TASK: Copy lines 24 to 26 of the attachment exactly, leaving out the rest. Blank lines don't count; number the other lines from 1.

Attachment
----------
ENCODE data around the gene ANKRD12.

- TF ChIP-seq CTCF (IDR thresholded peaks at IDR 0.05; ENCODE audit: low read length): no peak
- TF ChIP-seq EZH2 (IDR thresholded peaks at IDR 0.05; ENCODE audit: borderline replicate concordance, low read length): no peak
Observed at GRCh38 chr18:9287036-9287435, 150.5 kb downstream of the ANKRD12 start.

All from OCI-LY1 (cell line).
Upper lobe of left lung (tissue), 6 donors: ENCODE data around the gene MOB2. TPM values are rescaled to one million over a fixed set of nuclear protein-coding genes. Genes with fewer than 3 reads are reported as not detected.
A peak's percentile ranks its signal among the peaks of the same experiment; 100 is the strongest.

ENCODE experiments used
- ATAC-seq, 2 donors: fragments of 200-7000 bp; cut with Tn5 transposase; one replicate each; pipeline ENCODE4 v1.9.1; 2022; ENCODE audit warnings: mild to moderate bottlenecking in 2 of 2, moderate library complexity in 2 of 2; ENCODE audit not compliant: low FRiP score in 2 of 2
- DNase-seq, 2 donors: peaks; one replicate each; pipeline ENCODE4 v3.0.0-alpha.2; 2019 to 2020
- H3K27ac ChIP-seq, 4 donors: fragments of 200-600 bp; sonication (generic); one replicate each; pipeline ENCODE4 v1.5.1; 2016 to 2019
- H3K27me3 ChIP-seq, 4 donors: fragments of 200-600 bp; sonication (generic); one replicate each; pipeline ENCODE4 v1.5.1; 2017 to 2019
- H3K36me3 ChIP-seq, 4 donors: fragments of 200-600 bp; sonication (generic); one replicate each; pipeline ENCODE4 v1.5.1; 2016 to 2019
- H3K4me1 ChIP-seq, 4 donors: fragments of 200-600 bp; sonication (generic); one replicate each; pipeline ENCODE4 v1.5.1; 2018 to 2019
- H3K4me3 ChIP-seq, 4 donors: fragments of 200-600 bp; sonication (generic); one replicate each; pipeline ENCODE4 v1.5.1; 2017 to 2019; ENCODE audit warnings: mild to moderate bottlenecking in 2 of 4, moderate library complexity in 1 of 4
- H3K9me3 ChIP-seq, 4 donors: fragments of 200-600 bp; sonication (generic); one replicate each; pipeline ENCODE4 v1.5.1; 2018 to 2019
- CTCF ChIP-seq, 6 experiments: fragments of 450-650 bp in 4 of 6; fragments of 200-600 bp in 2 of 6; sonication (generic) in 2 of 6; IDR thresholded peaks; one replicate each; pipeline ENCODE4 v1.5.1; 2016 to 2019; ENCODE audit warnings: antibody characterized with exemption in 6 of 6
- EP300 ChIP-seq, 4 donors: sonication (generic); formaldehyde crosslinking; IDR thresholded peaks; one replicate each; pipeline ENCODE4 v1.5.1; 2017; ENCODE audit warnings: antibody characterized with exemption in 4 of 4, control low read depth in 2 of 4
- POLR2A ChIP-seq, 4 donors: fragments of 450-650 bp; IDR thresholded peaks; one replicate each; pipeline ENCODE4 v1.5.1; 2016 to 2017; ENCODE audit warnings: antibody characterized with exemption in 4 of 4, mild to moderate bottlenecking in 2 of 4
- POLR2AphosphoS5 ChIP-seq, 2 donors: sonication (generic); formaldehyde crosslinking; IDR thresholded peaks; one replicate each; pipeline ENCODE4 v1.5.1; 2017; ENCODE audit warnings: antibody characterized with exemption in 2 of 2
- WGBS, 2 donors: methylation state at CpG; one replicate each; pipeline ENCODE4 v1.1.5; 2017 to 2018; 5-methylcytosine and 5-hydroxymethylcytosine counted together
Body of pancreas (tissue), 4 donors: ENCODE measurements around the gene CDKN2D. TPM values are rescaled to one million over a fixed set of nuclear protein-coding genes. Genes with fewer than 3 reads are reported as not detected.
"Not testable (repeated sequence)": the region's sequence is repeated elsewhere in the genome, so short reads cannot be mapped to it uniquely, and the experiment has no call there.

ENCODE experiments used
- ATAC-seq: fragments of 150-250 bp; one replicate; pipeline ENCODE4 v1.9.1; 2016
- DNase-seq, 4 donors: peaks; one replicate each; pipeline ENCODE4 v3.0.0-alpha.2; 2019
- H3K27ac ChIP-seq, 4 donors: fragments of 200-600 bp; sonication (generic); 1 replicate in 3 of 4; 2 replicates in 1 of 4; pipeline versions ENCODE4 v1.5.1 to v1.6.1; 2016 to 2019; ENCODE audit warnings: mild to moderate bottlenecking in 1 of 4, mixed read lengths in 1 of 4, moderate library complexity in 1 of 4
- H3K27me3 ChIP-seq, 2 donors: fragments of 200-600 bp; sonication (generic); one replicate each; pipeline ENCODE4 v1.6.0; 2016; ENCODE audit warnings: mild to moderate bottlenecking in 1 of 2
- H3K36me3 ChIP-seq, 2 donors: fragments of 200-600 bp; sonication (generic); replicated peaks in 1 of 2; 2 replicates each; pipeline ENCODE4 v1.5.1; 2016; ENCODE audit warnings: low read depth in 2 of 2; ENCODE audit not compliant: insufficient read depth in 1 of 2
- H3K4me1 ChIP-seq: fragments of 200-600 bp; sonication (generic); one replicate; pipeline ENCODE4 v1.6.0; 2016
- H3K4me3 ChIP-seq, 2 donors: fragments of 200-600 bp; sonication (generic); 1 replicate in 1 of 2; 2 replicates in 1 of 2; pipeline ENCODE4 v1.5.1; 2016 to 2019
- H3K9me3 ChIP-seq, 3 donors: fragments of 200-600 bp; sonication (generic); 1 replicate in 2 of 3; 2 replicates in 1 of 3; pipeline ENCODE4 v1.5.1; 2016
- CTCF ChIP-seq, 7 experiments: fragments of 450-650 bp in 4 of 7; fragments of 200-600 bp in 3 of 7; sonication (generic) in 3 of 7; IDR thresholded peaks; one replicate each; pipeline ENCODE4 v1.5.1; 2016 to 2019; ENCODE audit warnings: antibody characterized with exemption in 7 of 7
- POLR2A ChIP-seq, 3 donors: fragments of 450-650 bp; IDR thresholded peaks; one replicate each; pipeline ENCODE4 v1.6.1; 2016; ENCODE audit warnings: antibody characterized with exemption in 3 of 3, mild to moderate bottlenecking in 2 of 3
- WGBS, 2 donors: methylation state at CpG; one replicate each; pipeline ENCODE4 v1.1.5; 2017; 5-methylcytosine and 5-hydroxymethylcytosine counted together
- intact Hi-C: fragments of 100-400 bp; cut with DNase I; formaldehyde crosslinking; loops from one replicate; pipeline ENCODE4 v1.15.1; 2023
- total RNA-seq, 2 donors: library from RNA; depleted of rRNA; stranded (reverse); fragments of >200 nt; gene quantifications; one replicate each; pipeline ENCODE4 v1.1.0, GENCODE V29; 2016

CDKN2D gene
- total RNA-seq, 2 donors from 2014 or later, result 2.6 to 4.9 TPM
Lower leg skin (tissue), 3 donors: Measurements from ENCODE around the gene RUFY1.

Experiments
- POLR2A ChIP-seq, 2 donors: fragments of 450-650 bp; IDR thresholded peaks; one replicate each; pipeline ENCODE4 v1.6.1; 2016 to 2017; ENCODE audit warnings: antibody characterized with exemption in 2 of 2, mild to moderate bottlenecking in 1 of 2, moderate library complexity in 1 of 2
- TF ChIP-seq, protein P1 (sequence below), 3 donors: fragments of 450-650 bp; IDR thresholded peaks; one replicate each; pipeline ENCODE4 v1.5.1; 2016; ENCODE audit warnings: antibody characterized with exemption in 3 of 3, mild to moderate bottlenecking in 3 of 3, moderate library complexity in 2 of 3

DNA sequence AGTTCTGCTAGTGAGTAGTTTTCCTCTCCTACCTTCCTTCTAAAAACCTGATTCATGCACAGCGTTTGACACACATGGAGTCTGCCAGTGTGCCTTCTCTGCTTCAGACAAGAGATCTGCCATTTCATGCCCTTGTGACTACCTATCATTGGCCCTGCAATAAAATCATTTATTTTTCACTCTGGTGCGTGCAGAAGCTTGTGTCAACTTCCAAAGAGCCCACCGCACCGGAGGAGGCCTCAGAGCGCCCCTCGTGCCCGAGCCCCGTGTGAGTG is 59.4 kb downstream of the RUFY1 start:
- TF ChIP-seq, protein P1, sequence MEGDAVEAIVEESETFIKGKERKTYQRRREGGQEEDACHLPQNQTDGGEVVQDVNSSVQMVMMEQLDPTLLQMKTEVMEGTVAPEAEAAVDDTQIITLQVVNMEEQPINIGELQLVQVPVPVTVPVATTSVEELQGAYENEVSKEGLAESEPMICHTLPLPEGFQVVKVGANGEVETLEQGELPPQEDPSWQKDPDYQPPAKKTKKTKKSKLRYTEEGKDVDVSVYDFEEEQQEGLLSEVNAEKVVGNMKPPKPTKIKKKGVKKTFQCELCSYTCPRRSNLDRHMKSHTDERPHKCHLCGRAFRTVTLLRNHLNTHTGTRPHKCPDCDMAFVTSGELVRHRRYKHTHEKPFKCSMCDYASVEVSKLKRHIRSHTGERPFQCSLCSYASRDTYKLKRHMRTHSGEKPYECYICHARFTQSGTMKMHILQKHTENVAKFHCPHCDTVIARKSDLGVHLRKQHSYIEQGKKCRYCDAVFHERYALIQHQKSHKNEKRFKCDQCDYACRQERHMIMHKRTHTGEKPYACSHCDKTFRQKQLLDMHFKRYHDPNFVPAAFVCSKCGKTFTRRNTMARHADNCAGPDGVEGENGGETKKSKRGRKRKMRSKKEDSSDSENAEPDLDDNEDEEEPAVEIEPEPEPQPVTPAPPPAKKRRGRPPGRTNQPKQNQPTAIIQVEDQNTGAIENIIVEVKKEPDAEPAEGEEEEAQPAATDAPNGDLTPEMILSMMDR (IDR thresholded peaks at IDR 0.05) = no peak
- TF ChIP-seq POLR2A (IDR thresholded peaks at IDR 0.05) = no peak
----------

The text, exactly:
ENCODE experiments used
- ATAC-seq: fragments of 150-250 bp; one replicate; pipeline ENCODE4 v1.9.1; 2016
- DNase-seq, 4 donors: peaks; one replicate each; pipeline ENCODE4 v3.0.0-alpha.2; 2019